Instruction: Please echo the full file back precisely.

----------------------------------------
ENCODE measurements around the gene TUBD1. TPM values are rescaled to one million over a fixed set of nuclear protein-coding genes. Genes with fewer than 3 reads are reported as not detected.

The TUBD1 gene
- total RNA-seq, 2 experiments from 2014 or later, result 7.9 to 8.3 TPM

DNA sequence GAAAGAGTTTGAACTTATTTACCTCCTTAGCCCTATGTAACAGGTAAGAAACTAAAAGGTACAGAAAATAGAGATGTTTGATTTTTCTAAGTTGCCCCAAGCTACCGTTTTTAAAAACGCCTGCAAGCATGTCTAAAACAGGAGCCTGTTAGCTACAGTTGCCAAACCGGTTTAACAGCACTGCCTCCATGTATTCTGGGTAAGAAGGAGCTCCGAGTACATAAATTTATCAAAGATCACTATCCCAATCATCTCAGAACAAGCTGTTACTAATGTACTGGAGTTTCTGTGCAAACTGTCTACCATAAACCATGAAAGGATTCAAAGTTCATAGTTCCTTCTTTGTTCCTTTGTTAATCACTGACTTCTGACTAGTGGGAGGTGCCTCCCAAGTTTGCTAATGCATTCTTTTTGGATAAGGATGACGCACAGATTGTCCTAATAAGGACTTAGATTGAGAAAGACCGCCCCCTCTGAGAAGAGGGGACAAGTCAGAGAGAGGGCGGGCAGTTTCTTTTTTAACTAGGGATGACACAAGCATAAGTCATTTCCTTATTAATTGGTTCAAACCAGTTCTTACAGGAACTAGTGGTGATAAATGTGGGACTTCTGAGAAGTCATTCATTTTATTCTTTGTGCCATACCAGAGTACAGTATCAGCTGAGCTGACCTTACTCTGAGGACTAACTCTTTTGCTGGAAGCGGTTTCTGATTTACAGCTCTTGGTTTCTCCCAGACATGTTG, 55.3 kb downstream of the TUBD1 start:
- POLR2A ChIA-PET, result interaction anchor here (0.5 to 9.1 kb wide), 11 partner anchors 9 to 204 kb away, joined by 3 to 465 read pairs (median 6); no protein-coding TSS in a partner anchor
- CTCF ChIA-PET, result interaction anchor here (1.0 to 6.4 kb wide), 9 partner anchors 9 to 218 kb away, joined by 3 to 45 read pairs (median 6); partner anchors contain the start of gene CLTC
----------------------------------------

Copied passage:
ENCODE measurements around the gene TUBD1. TPM values are rescaled to one million over a fixed set of nuclear protein-coding genes. Genes with fewer than 3 reads are reported as not detected.

The TUBD1 gene
- total RNA-seq, 2 experiments from 2014 or later, result 7.9 to 8.3 TPM

DNA sequence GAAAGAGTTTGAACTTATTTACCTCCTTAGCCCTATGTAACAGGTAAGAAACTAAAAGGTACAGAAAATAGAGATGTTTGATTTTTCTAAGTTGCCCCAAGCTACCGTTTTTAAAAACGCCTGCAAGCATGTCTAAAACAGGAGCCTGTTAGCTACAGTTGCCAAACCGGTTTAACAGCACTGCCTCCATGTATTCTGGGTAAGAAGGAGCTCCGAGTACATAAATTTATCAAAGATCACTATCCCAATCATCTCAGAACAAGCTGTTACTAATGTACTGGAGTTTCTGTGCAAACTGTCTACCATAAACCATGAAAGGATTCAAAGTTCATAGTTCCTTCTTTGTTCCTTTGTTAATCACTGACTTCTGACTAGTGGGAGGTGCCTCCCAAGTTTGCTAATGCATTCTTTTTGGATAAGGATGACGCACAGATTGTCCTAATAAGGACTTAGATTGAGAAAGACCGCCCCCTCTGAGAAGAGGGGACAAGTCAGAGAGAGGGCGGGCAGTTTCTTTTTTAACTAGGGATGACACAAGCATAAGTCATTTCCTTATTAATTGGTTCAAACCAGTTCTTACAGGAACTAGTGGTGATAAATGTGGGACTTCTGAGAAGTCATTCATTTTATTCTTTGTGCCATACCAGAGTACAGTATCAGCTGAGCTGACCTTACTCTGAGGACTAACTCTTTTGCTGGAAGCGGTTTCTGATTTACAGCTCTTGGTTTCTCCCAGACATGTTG, 55.3 kb downstream of the TUBD1 start:
- POLR2A ChIA-PET, result interaction anchor here (0.5 to 9.1 kb wide), 11 partner anchors 9 to 204 kb away, joined by 3 to 465 read pairs (median 6); no protein-coding TSS in a partner anchor
- CTCF ChIA-PET, result interaction anchor here (1.0 to 6.4 kb wide), 9 partner anchors 9 to 218 kb away, joined by 3 to 45 read pairs (median 6); partner anchors contain the start of gene CLTC